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Zacuto DSLR Products: Striker Kit
Zacuto Striker kit - that's what you get out of the box: handgrip, gunstock support, Gorilla plate - all with connecting rods attached. There is also a main 15 mm rod with 3 mounts (Z-Mount II)
Zacuto Z-GUN-S Gun Stock Chest Mount with 15 mm rod attached.
Zacuto handgrip (Z-HG ZGrip Handle) with 15 mm rod attached
Zacuto Gorilla Plate with 15 mm rod attached
6.5" 15 mm rod with three mounts. This rod serves as a means of connecting all components of the Zacuto Striker Kit.
Zacuto Striker Kit is a set of standard Zacuto components from its family of products for DSLR video. The whole point in purchasing this kit is to save on costs. Same parts purchased separately would cost about 25% more.
Zacuto Striker assembled. On this photo you can also see a mounting frame for Z-Finder attached to Gorilla Plate. Both, Z-Finder and mounting frame must be purchased separately - they are not included in Striker kit.
Zacuto Striker kit in real life (front view) in ready-to-shoot position.
Close-up on assembled Striker kit used by a DSLR filmmaker.
Zacuto Striker kit in ready-to-shoot position (lateral view)
This picture illustrates the biggest problem with Striker kit - it may be difficult to position rods and mounts for low height or small shooters. Mounts become too close to each other with little or no space to lock them up.
Another picture showing how locks on Zacuto mounts can interfere with each other when various components of Striker kit are positioned closely.
Although Gorilla Plate and Z-Finder are not part of the Striker Kit, I cannot but report same "proximity" problem (since Striker kit is supposed to be used with Z-Finder).
In one of previous articles dedicated to Zacuto family of DSLR products I described its basic components: Z-Finder and Gorilla Plate. This time, we make one step further and explore Zacuto Striker, a DSLR camera support kit offering four points (assuming that you use Z-Finder attached to Gorilla Plate) of contact/support: (1) a hand on the handgrip, (2) the gunstock against your shoulder, (3) another (focusing) hand on the lens and (4) additional point of support by placing Z-Finder eyecup against your eye. (Note that Z-Finder and a mounting frame necessary to use optical viewfinder must be purchased separately - they are not a part of the Striker kit).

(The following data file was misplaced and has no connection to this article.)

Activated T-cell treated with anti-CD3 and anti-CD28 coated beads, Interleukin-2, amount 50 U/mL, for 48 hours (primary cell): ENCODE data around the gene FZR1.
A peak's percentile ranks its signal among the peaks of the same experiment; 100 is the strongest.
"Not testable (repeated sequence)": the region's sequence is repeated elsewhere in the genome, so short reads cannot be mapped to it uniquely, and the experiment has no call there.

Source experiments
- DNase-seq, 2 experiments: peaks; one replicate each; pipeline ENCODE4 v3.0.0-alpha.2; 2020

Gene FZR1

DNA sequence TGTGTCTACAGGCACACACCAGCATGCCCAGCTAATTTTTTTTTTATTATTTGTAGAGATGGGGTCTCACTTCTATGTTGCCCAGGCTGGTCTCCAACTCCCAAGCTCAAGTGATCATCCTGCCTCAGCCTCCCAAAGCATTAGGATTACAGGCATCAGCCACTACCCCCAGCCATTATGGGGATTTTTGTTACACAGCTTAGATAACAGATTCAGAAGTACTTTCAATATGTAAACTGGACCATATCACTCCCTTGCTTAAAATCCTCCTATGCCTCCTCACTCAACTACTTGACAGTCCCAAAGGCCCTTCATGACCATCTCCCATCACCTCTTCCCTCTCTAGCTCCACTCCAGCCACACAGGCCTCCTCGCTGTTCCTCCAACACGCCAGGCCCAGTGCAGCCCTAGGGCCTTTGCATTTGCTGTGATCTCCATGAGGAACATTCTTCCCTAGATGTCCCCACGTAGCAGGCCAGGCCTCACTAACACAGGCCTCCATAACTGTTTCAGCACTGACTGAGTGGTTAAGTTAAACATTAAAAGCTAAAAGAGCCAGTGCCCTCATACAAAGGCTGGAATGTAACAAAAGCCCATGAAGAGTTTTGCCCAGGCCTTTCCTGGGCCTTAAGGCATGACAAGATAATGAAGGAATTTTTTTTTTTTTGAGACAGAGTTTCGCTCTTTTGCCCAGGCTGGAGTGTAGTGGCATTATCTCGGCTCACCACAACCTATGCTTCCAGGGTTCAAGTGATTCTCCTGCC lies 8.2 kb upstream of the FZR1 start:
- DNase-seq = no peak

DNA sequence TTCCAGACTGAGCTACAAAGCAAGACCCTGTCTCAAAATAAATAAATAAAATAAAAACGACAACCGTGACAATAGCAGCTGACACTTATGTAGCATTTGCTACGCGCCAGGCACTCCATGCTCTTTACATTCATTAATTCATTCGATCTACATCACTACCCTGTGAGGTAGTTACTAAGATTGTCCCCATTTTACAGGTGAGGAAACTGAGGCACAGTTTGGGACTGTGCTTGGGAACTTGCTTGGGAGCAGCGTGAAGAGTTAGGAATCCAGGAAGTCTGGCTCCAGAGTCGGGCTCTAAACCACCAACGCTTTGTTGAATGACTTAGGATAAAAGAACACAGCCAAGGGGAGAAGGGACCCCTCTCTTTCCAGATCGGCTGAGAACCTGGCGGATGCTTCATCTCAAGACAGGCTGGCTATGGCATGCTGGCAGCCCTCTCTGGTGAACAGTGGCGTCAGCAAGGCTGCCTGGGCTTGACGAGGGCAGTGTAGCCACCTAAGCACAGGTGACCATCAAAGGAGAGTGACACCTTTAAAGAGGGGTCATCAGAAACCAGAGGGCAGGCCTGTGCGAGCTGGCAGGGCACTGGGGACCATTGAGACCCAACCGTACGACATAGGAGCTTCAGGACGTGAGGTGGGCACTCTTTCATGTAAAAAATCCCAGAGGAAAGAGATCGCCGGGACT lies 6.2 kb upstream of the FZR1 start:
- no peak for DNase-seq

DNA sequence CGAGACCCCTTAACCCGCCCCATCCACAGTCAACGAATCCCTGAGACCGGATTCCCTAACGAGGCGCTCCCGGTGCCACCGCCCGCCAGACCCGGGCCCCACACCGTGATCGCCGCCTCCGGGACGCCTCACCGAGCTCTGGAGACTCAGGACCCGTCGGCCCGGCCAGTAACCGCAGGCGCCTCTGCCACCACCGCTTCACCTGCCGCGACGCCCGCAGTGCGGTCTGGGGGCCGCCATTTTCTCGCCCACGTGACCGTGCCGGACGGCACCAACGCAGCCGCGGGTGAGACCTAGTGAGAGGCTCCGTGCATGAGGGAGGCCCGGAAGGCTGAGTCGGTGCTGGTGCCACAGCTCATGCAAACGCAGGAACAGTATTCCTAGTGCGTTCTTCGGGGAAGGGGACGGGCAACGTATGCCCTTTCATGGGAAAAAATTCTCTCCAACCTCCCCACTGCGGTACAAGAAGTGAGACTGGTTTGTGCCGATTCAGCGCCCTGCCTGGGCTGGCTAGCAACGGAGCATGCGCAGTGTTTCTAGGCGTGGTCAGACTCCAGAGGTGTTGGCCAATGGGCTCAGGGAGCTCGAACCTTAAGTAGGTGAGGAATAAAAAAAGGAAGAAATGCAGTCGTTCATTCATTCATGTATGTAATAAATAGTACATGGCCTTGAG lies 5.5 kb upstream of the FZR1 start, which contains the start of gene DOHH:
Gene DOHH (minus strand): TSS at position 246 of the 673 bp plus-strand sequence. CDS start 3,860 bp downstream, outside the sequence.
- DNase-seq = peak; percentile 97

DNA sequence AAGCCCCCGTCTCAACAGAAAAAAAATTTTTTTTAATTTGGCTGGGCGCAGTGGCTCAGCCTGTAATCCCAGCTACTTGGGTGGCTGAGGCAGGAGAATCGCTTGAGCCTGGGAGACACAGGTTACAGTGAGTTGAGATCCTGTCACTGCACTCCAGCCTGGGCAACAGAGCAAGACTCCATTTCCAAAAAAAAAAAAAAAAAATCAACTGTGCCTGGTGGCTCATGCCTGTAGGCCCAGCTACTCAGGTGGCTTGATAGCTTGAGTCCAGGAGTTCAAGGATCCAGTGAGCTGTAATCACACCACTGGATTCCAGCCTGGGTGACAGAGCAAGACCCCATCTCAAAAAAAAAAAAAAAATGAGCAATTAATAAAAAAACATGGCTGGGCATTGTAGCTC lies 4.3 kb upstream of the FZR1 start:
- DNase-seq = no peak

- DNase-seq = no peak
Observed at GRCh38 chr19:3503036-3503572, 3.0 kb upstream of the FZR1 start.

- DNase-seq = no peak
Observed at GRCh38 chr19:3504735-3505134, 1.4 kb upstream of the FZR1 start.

Unless you dare to shoot video with DSLR without any support, you will discover that the Striker is the most essential support kit for its purpose. Unfortunately, to buy it, you need to cough up $850 - based on my research, the best current price (July 2010) for the kit (Zacuto price is $998). It is not cheap, but arguably, it is the best support kit of the kind currently available on the market. I am talking about kits that are 100% hand-held (no shoulder support, not mounted on tripod) and do not include follow focus.
Indeed, if you want a Zacuto alternative to Striker you can go with the Target Shooter (street price $450) - the lightest Zacuto kit of the kind (does not include hand grip). Several other companies (for example, Redrock Microsystems, VariZoom, Cavision, Cinevate to name a few) manufacture or sell various support kits of the same type. All of them differ in some details and the quality of construction. However, in this niche market, prices for similar products are very high. I cannot claim I have held in my hands all of them, but beware, if you see significantly lower price for conceptually comparable product, chances are high that you will not be happy with it.
The goal of this review is not to compare the Striker to other similar rigs but rather to focus on kit's pluses and minuses thus providing as many details as possible to help you make more educated decision before you buy this kit. To start, I would like to mention the main reason why I like Zacuto Striker - because it is based on a very extensive video support system including more than one hundred various components. These components are smartly designed to be combined and connected to build any imaginable and unimaginable support system to fit all needs and tastes. Their design allows to infinite possibilities for adjustments to fit different equipment types and sizes, different shooting styles and techniques, as well as differences in heights and length of parts of human bodies.